Unexpected cost-savings: depression
The monthly check-ins weren’t just to make sure I wasn’t pregnant. My doctors also checked in with me about my mental state. Depression is a very serious common side-effect of isotretinoin. When I expressed an interest in increasing my dosage at one visit, so I could get to the end of the treatment faster, the doctor dissuaded me. He explained that the isotretinoin treatment was like driving a car really fast. The faster you go, the more intense the side-effects are. Since the destination was the same, it was better to not go too fast. He mentioned other patients who had to drop out of treatment because their depression had been so inflamed by the process.
My depression felt mild, and since I didn’t have any thoughts about hurting myself, I didn’t notice how depressed I had become until after I had stopped treatment. During treatment, after driving home from work I would sit, exhausted, in the car for 20 minutes before I could bear to go inside. A month or two after stopping treatment I was able to get out of the car as soon as I got home. Once it stopped, it was like a lightbulb clicking on. “Oh. That was the depression. That’s why that was happening.” Going back into my financial records, I can also see that these were some of my lowest-spending months in years. When you’re too tired to even contemplate shopping or going out, you end up saving some money. The irony.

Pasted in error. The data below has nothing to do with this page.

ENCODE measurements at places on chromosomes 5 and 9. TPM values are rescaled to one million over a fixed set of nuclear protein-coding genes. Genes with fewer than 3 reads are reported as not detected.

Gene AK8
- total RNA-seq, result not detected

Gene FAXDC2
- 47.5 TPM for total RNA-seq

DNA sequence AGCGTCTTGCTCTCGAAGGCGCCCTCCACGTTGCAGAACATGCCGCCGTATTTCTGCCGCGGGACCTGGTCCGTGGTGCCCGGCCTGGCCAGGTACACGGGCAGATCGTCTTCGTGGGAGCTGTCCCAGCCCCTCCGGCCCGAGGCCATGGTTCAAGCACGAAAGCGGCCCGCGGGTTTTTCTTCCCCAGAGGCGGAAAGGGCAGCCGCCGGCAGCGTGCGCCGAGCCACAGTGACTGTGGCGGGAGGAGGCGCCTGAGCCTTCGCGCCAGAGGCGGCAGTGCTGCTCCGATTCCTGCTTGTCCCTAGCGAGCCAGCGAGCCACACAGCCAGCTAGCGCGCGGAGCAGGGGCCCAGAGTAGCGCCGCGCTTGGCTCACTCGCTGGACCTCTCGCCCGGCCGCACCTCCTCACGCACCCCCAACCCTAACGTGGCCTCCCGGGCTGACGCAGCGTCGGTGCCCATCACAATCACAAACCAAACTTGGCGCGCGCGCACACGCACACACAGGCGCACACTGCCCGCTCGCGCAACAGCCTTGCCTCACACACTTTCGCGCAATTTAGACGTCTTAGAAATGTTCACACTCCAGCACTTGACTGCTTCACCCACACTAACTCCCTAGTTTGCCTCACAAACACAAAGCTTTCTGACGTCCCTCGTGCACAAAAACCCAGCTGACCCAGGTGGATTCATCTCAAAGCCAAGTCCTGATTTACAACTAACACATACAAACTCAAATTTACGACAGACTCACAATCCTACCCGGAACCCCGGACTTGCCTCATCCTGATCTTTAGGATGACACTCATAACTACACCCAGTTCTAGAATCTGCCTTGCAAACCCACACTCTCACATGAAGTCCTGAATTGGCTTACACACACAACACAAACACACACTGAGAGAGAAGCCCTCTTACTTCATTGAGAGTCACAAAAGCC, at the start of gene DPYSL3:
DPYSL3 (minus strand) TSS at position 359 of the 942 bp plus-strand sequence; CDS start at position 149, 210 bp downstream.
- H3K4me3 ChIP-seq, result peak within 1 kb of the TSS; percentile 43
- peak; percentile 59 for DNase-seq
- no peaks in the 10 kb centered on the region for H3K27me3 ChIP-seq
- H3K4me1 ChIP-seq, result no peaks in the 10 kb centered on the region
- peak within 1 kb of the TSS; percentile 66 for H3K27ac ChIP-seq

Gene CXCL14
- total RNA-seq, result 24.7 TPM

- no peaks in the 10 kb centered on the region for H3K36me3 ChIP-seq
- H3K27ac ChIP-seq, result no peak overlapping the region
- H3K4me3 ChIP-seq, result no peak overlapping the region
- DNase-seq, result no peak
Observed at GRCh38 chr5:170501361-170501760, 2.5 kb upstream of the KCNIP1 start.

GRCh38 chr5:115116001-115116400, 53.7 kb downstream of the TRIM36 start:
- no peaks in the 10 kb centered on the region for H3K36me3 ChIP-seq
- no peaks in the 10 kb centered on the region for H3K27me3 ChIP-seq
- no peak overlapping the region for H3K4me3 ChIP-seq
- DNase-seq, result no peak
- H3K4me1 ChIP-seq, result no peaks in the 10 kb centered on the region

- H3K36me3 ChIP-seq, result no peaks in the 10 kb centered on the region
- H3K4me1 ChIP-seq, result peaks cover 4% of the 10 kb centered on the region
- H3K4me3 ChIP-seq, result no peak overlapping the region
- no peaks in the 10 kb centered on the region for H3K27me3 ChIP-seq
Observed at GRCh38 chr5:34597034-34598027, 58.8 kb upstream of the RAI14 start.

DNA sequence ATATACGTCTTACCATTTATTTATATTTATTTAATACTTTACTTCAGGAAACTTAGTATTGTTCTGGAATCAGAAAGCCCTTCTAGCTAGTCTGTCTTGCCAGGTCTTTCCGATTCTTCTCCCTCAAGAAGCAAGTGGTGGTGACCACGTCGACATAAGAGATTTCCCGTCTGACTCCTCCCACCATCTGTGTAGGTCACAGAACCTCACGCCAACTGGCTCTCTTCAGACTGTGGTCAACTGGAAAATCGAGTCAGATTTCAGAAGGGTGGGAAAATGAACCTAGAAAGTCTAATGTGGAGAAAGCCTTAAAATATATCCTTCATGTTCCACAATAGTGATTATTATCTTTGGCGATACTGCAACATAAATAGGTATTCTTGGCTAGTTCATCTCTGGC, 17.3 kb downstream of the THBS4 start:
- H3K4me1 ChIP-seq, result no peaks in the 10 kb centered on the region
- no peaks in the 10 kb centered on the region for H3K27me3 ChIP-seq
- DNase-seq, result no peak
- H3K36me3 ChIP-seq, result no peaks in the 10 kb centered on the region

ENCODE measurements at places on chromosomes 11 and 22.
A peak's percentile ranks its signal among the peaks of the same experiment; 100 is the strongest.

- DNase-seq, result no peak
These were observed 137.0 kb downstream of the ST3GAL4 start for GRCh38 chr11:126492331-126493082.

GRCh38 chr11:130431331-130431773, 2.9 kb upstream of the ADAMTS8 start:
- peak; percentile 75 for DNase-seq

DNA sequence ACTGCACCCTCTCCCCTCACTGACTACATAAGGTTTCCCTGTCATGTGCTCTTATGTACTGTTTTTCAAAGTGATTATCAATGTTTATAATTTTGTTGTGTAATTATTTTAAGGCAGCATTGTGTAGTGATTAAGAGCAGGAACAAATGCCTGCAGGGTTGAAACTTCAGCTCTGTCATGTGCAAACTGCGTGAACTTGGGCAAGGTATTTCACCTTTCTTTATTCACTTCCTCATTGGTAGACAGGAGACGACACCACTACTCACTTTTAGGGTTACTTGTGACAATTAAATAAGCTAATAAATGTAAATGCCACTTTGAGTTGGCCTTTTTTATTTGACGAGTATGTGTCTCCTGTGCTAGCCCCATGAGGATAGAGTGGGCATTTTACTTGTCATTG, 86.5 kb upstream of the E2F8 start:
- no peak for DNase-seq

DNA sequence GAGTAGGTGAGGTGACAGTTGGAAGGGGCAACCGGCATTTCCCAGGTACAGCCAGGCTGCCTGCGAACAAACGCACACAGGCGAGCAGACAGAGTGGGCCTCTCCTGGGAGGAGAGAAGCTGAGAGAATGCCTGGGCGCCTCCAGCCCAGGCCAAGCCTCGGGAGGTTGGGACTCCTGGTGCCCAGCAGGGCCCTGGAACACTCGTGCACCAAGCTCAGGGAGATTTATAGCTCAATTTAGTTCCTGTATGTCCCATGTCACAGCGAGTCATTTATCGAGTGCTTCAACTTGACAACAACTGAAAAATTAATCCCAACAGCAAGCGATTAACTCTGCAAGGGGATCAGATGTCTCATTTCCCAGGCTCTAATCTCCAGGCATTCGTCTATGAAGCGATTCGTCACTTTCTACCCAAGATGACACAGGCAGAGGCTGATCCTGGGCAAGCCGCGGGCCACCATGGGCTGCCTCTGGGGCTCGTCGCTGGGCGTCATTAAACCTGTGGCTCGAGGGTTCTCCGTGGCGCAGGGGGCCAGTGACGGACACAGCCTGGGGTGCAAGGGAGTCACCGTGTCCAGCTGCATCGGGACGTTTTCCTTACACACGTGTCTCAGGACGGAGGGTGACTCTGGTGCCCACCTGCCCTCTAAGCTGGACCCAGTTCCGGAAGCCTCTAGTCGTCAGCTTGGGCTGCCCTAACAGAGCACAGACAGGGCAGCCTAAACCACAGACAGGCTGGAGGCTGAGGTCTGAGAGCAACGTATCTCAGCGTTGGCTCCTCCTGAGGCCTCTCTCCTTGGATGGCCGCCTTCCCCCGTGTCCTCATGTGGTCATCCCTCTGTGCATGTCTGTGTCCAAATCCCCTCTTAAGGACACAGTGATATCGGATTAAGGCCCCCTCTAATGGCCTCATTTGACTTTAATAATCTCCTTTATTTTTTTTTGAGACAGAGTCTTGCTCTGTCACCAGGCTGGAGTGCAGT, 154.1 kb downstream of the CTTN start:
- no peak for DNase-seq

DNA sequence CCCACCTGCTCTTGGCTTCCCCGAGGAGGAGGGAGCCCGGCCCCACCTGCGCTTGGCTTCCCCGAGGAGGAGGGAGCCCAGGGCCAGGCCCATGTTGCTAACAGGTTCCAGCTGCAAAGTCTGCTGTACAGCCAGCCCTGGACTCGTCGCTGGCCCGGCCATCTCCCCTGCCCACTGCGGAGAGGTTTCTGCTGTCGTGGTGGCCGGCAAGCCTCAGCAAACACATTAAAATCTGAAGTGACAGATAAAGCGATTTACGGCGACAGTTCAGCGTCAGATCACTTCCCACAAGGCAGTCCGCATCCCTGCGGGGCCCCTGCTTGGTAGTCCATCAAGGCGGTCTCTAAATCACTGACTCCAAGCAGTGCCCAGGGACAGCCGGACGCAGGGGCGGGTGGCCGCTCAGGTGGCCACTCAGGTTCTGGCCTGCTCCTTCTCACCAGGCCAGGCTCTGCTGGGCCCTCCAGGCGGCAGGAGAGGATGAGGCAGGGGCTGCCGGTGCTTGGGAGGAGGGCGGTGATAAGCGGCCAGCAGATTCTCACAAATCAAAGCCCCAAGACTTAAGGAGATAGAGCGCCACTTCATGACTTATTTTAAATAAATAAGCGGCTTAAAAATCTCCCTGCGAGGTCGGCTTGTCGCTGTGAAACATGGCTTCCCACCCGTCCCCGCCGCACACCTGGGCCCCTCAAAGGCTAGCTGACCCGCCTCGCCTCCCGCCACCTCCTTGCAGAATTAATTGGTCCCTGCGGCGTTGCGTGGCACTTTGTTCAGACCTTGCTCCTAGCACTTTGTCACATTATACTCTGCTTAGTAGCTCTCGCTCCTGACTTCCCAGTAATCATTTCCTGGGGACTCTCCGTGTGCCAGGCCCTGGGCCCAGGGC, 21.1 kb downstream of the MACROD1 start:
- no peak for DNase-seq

Primary care co-pay: $30
Specialist co-pay: $40 x 11= $440
Deductible for lab tests: $250
Isotretinoin co-pay: $30 x 9 = $270
Co-pay for other medications: $35
Accessory needs: $60
Just when I think I’m out…
By the time I finished the isotretinoin treatment, it felt like I had entirely different skin. The red bumps and cystic nodules had disappeared, and my pores were smaller and less greasy. I was elated. I stopped wearing foundation and started smiling at myself in the mirror. I wore bold lipsticks, no longer concerned about someone studying my face too closely. My life wasn’t perfect, but it felt like this huge concern I had been lugging around for years had vanished. I gushed to my family, “Why didn’t I do this years ago? I would have even paid out of pocket for this!”